* The North Point algae mats were in fine shape. Lots of gulls...150+. Lots of shorebirds...40+ birds. But nothing new: Sanderlings, Spotted Sandpipers, and Semipalmated Sandpipers and Semipalmated Plovers.
* I'd seen only a couple of Barn Swallows over the past several days. But this morning there were 12-15 foraging over the grassy area just south of the water filtration plant.
* Maybe 150 Chimney Swifts flying around above the bluff.
* BIGBY species #120 (Veery). I was at the top of the bluff and some brief motion caught my attention in the woods. I waited for a bit. My patience paid off.

Bernie Sloan

Mississippi Kites in northern Illinois

For several years now there have been Mississippi Kites nesting and breeding in Rockford, Illinois. To give you an idea of how far north this is, Rockford is only 20 miles away from the Wisconsin state line.

While Mississippi Kites are known to breed in Illinois, their Illinois breeding range is in far southwestern Illinois, 300 miles south of Rockford.

This year it looks like there's been a kite population explosion in Rockford (see following e-mail). I'm wondering if this is the farthest north breeding site for Mississippi Kites in the U.S.?

--- On Mon, 9/6/10, Larry Balch wrote:

From: Larry Balch
Subject: IBET Kite explosion in Rockford
Date: Monday, September 6, 2010, 9:19 PM

We can now confirm the existence of 4 juvenile kites in Rockford. We have found two nests, and know the approximate location of a third. We suspect the general location of yet another nest from which no young have yet been found.

On Monday, 29 August, 9 kites were seen by a knowledgeable couple, soaring in circles together above their large back yard. They and we have been seeing one or two kites in their yard for most of the summer.A brief summary of the juveniles we've found:

Kid 1: Found in nest 8/13 4 blocks north of Bloom School, and 2-3 blocks east. Not seen there 8/15. Found on ground 8/16. Seen walking/hopping across lawn 8/17. On the same day it apparently continued across the street to a bush where it spent the next 4 days. First seen flying, a distance of 50 feet, on 8/22. Not seen again until 8/28, 1400 feet from nest. Not seen since.

Kid 2: Found 9/1 about a block directly south of Bloom School. Easily distinguishable from Kid 2 by plumage differences. This bird was very active, often flying 100 to 150 feet between different perches. Fed by adults. Seen again late 9/3 very close to where originally seen. Not seen since.

Kid 3: Found afternoon of 9/5, about a block directly south of Bloom School. Again, easily distinguishable from both Kid 1 and Kid 2 by plumage differences. This bird apparently sat in exactly the same spot for the next 19-20 hours before dropping to a lower branch today. The intersection around which Kids 2 and 3 have been seen is about 550 feet from last year's nest.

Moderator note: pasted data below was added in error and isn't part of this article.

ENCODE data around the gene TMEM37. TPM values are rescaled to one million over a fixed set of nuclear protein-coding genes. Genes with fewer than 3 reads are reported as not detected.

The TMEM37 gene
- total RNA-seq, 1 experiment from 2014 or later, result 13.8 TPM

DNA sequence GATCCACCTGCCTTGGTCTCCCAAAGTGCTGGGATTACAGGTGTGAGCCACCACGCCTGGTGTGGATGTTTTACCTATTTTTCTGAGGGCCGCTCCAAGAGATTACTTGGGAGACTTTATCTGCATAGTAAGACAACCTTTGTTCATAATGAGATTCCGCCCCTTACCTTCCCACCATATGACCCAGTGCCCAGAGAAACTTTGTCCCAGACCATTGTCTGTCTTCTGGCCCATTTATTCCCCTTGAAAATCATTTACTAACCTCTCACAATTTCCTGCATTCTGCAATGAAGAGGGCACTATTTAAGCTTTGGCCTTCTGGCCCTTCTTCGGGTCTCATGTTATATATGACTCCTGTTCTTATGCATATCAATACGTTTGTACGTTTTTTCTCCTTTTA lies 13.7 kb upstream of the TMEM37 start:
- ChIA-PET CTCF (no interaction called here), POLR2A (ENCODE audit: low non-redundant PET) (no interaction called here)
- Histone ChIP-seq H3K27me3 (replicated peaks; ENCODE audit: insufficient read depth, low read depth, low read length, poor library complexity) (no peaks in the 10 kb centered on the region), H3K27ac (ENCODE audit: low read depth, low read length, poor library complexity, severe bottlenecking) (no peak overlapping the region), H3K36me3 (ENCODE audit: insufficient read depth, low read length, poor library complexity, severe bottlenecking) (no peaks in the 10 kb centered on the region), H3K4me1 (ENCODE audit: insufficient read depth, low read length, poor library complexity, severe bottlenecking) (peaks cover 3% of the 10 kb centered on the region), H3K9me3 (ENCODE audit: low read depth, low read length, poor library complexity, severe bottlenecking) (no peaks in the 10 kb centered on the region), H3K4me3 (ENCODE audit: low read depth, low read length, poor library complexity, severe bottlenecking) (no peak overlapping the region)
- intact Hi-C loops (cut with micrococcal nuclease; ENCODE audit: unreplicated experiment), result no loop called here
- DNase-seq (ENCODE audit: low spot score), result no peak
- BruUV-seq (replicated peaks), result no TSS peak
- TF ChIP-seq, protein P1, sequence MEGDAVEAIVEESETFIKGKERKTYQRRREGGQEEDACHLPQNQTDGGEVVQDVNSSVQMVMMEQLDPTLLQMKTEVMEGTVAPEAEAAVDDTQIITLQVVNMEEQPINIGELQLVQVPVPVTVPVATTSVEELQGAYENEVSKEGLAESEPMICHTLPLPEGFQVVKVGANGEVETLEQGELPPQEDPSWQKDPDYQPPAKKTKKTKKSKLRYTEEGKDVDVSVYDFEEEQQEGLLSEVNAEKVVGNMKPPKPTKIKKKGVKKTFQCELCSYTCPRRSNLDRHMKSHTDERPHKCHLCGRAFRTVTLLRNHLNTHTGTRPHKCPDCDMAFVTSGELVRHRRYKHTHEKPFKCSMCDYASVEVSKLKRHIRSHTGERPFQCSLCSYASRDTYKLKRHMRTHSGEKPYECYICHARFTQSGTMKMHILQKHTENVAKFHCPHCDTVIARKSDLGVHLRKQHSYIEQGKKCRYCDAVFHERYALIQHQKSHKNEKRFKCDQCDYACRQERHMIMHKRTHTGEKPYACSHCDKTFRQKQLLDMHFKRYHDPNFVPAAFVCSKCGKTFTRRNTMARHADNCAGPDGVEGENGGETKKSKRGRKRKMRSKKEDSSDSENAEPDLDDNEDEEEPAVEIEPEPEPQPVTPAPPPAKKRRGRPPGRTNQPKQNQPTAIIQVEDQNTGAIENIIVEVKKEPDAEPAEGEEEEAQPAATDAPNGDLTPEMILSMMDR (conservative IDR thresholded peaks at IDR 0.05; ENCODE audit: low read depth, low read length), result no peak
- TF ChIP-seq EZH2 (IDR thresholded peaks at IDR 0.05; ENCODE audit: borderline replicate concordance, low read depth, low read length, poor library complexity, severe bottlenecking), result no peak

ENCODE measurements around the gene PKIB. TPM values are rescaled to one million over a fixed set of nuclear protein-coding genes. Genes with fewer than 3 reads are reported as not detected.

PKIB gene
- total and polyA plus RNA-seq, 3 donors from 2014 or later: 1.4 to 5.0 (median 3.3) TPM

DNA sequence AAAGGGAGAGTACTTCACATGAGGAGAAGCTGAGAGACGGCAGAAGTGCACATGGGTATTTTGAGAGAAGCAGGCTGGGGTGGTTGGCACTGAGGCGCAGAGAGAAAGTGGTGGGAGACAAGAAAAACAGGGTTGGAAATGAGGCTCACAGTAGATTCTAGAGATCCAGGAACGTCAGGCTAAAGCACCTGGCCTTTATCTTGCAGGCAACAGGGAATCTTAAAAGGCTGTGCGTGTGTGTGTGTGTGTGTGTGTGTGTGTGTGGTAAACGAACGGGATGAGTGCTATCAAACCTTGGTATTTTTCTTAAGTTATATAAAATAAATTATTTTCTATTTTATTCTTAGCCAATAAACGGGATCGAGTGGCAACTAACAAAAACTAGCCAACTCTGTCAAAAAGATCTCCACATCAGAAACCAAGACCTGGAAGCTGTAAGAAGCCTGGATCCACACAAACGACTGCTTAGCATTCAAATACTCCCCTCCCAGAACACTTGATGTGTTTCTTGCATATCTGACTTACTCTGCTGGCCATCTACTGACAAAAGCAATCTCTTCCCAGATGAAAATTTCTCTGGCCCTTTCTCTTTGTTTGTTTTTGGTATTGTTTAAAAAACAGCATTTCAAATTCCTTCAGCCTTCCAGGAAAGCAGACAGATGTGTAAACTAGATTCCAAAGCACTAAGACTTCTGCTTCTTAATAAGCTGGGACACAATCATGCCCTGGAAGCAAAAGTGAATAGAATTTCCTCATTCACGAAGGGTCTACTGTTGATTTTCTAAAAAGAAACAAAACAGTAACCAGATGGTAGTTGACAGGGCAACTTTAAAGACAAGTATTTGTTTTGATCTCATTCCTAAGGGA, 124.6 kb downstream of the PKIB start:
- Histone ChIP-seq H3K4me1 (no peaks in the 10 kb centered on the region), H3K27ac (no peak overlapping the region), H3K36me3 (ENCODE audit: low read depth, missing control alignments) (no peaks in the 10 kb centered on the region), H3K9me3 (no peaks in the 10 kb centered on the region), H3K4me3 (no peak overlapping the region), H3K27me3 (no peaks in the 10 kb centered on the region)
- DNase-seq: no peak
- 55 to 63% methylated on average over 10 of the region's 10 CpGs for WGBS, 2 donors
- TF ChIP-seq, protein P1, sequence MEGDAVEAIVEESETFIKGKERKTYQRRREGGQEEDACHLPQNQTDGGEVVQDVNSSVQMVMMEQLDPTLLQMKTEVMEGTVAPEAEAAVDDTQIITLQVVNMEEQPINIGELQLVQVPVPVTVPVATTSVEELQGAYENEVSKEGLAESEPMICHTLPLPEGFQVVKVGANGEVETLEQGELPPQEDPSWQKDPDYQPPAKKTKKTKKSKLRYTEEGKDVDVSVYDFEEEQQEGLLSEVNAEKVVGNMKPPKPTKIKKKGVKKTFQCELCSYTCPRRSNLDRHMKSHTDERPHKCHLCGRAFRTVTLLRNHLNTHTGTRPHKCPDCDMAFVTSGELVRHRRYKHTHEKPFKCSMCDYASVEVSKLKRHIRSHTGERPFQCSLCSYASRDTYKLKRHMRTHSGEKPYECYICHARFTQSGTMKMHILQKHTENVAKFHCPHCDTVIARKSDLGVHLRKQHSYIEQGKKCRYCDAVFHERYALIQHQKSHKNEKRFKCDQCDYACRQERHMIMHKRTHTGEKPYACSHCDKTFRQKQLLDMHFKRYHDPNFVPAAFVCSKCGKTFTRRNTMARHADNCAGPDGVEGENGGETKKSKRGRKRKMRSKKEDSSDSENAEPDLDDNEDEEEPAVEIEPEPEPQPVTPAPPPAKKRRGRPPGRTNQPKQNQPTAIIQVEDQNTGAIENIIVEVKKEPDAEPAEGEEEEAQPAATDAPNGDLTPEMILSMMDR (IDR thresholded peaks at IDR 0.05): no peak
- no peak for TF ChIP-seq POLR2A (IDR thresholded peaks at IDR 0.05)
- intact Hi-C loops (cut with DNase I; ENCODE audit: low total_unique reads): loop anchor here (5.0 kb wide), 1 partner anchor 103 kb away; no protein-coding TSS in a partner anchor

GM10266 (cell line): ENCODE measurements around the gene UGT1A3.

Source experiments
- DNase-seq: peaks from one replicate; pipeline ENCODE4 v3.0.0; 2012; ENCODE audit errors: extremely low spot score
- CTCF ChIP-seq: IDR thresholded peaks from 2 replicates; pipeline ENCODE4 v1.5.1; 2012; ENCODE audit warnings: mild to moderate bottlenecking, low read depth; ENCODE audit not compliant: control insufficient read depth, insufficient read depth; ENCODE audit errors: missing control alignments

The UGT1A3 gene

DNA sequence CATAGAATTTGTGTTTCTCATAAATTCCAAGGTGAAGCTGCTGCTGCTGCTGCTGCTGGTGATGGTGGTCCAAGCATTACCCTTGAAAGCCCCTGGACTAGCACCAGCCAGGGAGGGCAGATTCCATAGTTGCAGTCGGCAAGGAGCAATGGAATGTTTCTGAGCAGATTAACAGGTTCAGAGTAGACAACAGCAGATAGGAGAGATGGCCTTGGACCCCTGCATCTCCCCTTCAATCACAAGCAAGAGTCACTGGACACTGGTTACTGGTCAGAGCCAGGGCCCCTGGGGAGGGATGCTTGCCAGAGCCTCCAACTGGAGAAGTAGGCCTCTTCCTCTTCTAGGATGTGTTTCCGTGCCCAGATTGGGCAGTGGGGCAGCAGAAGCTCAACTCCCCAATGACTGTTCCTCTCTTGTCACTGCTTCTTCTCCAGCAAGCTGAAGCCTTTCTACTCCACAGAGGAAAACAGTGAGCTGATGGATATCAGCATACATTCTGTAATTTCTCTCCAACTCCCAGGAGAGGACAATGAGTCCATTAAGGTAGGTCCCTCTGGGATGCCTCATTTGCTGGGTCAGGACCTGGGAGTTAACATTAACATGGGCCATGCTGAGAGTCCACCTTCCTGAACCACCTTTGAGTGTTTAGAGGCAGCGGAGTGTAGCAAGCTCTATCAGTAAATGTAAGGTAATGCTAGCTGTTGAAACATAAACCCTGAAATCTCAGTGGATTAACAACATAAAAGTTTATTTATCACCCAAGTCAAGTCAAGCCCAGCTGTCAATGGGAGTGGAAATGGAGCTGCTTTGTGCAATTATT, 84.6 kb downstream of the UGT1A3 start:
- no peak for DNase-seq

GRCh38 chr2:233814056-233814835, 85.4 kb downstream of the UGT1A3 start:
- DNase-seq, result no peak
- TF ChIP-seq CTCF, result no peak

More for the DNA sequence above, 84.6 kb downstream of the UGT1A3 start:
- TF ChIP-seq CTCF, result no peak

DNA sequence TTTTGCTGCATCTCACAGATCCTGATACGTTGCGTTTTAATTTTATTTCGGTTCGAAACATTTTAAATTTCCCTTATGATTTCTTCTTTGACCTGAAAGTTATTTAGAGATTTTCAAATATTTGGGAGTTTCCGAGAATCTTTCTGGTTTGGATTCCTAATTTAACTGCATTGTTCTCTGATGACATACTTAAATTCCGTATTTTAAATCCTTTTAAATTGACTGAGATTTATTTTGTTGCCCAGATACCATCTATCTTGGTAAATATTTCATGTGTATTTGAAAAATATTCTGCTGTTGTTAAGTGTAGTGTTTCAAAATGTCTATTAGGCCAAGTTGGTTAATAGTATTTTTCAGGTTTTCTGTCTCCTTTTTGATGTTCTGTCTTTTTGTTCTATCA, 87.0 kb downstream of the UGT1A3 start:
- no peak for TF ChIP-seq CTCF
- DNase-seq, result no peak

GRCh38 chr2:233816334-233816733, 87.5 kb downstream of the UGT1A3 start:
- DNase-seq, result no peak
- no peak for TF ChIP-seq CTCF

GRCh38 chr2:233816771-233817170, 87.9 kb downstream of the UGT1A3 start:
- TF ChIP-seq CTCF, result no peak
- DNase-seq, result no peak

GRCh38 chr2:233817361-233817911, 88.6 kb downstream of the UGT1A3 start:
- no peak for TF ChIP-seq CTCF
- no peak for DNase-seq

Kid 4: Found around 9:30 this morning near its nest, well northeast of Bloom School, and about 580 feet from the nest of Kid 1. This bird was seen to fly about 15 feet later, without leaving the tree.Single birds were known to have fledged from known nests in both 2008 and 2009, both near Bloom School. We did not suspect the existence of other young birds in either year.

Further details will be posted at later tonight.

Larry Balch
Winnebago County

Wednesday, September 1, 2010

Milwaukee shorebirds & warblers - BIGBY species #105

Early yesterday I walked to Milwaukee's Bradford Beach, North Point, and Lake Park. All three areas are near Lake Michigan.

I found five new BIGBY species, bringing my Milwaukee walking BIGBY total to 105 species. I started my Milwaukee BIGBY on August 3, after moving from Bloomington, IN. As an aside, my 105 Milwaukee species is by far my highest species count ever for the month of August, BIGBY or non-BIGBY. Very cool!

Bradford Beach was a washout. A couple of people had dogs fetching stuff in the lake at the north end (dogs-allowed section) of the beach, so I didn't bother to look there.

At North Point the algae mats had shifted so that they covered a much smaller area than usual. But I had much better shorebird variety than the past several trips...five species:

* Spotted Sandpiper. Two birds.
* Semi-palmated Plover. Three birds
* Least Sandpiper. BIGBY species #101. One bird.
* Semi-palmated Sandpiper. BIGBY #102. Two birds.
* Sanderling. Several birds.

Up on the bluffs at Lake Park I encountered several waves of warblers along the length of the Locust Street Ravine Trail. Quite a few birds! I was able to identify 11 warbler species. If the lighting had been better (it was cloudy, or maybe high fog) I may have been able to ID a few other species. Here are the Lake Park highlights:

* Eastern Phoebe. BIGBY species #103. Two or more birds.
* Blue Jay. One Bird. Only the second Blue Jay I've seen so far in Milwaukee. Not a new BIGBY bird, but maybe my favorite bird of the day. :-)

The Lake Park warblers:

* Black-and-white Warbler. Maybe a half dozen. I think they are my favorite warbler. No bright flashy colors, but the vivid contrast of the bold black and white markings is striking.
* Palm Warbler.
* Magnolia Warbler.
* American Redstart. Many.
* Cape May Warbler. BIGBY #104. One bird.
* Northern Parula. BIGBY #105. One bird. Hadn't seen one since I left southern Indiana.
* Tennessee Warbler.
* Blackburnian Warbler.
* Blackpoll Warbler.
* Black-throated Green Warbler.
* Chestnut-sided Warbler.